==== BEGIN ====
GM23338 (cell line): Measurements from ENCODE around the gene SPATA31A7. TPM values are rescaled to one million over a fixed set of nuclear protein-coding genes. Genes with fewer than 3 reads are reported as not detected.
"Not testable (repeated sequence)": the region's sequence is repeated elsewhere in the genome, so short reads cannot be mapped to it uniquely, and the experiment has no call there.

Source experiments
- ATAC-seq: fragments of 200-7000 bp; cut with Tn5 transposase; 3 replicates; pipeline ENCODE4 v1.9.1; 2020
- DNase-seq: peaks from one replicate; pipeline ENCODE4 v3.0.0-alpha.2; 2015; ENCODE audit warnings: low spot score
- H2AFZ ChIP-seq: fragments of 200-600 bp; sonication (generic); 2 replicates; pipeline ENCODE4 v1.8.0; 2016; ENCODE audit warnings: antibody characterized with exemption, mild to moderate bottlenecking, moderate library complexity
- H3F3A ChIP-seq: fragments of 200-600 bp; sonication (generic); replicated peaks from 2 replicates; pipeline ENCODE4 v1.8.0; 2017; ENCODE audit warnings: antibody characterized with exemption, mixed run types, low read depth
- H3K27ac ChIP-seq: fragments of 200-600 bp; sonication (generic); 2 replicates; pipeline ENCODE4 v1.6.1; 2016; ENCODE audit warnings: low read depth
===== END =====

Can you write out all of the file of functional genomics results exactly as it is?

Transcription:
GM23338 (cell line): Measurements from ENCODE around the gene SPATA31A7. TPM values are rescaled to one million over a fixed set of nuclear protein-coding genes. Genes with fewer than 3 reads are reported as not detected.
"Not testable (repeated sequence)": the region's sequence is repeated elsewhere in the genome, so short reads cannot be mapped to it uniquely, and the experiment has no call there.

Source experiments
- ATAC-seq: fragments of 200-7000 bp; cut with Tn5 transposase; 3 replicates; pipeline ENCODE4 v1.9.1; 2020
- DNase-seq: peaks from one replicate; pipeline ENCODE4 v3.0.0-alpha.2; 2015; ENCODE audit warnings: low spot score
- H2AFZ ChIP-seq: fragments of 200-600 bp; sonication (generic); 2 replicates; pipeline ENCODE4 v1.8.0; 2016; ENCODE audit warnings: antibody characterized with exemption, mild to moderate bottlenecking, moderate library complexity
- H3F3A ChIP-seq: fragments of 200-600 bp; sonication (generic); replicated peaks from 2 replicates; pipeline ENCODE4 v1.8.0; 2017; ENCODE audit warnings: antibody characterized with exemption, mixed run types, low read depth
- H3K27ac ChIP-seq: fragments of 200-600 bp; sonication (generic); 2 replicates; pipeline ENCODE4 v1.6.1; 2016; ENCODE audit warnings: low read depth